(Roma In Europe series)
"So long as there is one single person anywhere in the world who is denied his or her freedom, then none of us are free. As long as there is exploitation which is taking place on our doorstep, in our own backyards, then we must all share the responsibility to get justice and freedom for the people concerned."
~John F. Kennedy
After the Civil War in the United States the south responded to the freedoms granted to African Americans by introducing "Jim Crow" laws. These laws were meant to keep the African American community in perpetual subservience to the white population that had once ruled the American South. Though the freed slaves could no longer be put in chains and shipped off to be sold as human cargo, they could no sooner gain access to the free world America had created for itself. For American society this came to known as "separate but equal". It was assumed that the African Americans should be grateful for what they had been given by Lincoln and simply accept that they were somehow inferior to the whites that had once owned them.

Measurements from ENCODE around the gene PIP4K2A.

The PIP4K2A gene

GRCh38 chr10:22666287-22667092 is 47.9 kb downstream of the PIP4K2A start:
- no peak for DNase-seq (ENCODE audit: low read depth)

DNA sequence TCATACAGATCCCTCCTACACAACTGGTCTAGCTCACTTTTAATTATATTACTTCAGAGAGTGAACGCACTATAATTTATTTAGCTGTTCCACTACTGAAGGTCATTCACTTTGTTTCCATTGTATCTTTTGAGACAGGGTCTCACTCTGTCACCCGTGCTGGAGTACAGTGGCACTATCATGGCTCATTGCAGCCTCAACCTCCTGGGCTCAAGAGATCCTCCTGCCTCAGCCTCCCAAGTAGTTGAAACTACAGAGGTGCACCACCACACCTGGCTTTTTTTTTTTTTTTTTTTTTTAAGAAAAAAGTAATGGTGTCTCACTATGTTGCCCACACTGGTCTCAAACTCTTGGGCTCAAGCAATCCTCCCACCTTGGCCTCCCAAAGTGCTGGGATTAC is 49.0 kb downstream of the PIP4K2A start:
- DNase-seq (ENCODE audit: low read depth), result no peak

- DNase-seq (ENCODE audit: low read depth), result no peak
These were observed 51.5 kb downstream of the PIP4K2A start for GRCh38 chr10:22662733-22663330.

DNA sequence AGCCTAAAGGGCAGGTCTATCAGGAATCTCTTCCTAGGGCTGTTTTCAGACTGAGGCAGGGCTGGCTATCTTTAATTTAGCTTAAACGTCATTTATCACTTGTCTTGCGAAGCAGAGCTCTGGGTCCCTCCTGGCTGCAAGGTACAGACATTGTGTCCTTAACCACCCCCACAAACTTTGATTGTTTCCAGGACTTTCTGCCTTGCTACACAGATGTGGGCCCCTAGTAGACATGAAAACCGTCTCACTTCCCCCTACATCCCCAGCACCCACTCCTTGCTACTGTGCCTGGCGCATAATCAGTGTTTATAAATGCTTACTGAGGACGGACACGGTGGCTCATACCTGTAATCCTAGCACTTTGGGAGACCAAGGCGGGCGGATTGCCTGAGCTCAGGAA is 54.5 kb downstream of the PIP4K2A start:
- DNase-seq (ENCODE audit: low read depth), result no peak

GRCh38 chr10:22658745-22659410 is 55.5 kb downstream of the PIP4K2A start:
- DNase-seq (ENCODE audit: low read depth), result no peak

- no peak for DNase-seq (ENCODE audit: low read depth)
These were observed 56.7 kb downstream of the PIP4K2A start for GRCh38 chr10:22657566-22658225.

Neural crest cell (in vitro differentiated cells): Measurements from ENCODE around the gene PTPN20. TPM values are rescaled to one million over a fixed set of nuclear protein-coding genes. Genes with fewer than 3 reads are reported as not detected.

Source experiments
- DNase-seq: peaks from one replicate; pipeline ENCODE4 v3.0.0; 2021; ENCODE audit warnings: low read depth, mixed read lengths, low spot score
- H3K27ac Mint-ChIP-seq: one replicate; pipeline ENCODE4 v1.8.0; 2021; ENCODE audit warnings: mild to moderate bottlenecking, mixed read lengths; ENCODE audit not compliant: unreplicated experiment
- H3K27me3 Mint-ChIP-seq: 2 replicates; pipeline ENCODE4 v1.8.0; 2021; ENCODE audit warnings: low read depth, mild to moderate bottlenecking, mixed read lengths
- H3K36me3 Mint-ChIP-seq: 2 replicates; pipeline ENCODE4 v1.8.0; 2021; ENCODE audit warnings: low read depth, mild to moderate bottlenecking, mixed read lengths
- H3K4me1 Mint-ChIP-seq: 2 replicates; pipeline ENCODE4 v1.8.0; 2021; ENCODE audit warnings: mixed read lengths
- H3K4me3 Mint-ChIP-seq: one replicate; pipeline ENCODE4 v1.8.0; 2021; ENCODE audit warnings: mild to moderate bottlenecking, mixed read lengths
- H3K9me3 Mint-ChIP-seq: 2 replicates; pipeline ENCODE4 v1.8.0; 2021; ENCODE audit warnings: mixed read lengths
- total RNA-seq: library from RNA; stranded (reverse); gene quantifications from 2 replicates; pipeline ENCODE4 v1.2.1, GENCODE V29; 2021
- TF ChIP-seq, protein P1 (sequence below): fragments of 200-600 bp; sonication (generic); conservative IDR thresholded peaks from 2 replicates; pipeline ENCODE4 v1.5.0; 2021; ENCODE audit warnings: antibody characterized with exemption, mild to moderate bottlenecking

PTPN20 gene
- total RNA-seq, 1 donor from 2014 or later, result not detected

As the generation of freed slaves grew old and their children grew up in a segregated America the divide between their limited freedoms and white America's total freedom became increasingly apparent. Jim Crow laws increased as African Americans became more apt to finding ways to overcome the barriers that had been set before them. Perseverance by the minority pushed the majority's discomfort to the point of breaking. With every step African Americans took toward equality the hate that fueled groups like the Ku Klux Klan grew. Over the course of the next few generations it would become even more obvious to American society that separate is never equal. Segregation would have to end if American society was to continue to mature in its understanding of true liberty.